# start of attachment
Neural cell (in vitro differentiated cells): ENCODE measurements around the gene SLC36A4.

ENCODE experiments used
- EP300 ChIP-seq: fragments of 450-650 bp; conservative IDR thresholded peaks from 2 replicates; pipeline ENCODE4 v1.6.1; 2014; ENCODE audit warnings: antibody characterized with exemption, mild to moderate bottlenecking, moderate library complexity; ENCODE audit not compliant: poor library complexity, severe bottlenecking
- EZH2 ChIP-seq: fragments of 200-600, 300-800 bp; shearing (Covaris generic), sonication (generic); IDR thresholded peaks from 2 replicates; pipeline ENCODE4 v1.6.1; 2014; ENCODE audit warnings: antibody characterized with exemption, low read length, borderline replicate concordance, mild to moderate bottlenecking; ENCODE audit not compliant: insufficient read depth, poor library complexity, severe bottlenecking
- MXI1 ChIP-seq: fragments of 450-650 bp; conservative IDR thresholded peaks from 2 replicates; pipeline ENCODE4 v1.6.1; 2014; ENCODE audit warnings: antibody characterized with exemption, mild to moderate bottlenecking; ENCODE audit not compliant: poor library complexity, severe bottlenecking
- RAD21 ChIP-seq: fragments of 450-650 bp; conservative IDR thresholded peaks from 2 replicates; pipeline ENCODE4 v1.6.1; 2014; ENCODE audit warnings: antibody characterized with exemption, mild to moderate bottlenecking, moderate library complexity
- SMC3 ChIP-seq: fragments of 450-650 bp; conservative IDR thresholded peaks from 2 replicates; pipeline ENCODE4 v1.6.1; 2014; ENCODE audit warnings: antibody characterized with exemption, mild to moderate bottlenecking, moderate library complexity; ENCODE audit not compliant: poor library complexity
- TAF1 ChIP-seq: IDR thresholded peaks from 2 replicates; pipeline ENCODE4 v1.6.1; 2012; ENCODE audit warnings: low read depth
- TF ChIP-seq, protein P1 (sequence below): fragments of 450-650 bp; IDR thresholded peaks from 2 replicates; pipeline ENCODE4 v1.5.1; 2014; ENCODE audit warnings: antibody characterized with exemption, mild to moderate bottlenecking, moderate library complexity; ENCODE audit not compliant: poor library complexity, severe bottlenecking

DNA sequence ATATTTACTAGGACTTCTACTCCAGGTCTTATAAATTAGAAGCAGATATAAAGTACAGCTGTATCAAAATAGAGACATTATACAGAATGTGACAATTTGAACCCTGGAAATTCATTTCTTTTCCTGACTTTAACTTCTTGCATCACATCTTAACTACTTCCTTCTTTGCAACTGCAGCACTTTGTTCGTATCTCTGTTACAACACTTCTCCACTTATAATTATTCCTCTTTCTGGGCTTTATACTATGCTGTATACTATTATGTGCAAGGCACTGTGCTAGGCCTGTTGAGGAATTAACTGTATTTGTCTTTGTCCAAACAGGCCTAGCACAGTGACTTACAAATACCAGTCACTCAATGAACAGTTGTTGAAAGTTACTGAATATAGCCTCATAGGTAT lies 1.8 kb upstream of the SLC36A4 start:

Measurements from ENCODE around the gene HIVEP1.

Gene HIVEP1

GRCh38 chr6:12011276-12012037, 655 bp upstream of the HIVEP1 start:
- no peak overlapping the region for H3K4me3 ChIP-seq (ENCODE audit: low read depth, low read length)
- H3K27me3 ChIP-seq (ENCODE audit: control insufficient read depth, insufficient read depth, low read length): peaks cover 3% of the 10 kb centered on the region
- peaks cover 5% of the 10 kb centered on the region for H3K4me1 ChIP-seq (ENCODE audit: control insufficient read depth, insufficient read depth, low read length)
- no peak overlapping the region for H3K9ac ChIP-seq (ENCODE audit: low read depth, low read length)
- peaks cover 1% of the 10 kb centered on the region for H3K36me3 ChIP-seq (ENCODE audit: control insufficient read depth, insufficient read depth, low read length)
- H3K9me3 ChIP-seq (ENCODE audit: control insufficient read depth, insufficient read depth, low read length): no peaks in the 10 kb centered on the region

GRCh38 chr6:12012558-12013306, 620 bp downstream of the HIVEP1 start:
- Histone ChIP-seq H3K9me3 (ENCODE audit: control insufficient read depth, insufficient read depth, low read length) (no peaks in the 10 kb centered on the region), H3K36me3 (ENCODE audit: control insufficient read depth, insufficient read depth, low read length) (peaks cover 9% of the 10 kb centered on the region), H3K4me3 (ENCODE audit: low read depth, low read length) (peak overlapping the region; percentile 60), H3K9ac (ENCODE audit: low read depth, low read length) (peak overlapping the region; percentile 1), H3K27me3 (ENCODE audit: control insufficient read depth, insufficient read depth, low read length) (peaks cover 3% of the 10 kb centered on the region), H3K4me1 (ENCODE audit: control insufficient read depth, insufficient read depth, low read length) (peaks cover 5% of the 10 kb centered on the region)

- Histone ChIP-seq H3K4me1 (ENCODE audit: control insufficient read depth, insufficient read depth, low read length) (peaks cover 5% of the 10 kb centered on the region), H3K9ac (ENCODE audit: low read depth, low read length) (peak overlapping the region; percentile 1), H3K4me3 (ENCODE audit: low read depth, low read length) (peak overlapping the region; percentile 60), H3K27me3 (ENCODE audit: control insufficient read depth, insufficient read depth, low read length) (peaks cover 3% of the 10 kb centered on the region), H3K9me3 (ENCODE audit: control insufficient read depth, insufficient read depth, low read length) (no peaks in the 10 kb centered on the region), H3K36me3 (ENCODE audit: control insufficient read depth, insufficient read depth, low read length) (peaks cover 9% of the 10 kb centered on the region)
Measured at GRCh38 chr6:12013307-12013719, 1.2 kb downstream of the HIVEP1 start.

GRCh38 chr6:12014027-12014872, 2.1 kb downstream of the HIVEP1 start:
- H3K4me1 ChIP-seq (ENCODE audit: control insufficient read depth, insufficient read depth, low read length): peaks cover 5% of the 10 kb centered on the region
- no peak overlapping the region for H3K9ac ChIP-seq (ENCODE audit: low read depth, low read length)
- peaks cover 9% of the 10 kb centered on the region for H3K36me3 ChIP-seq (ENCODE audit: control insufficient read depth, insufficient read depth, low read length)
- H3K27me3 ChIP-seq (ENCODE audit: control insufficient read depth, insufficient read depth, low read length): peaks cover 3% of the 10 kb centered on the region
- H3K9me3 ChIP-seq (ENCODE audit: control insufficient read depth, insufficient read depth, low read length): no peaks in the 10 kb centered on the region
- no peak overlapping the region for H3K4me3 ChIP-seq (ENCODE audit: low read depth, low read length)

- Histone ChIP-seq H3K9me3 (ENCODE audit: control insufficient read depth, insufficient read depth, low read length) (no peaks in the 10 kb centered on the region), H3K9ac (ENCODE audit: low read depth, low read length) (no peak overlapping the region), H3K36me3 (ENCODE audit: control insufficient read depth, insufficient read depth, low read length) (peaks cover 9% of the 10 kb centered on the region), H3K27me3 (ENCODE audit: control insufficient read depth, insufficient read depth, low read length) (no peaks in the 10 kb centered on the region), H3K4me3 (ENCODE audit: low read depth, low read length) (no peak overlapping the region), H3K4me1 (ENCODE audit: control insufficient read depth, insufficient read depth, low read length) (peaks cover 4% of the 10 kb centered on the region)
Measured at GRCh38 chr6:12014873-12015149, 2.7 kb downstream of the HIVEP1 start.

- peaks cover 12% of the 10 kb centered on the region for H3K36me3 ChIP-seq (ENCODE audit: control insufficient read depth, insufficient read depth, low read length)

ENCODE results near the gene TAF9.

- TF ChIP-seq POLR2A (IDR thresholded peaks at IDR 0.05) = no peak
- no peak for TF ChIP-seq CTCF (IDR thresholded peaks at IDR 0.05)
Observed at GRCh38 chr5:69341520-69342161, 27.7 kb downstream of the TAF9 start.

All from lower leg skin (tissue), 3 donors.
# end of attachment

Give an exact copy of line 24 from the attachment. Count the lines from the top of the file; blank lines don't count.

GRCh38 chr6:12014027-12014872, 2.1 kb downstream of the HIVEP1 start: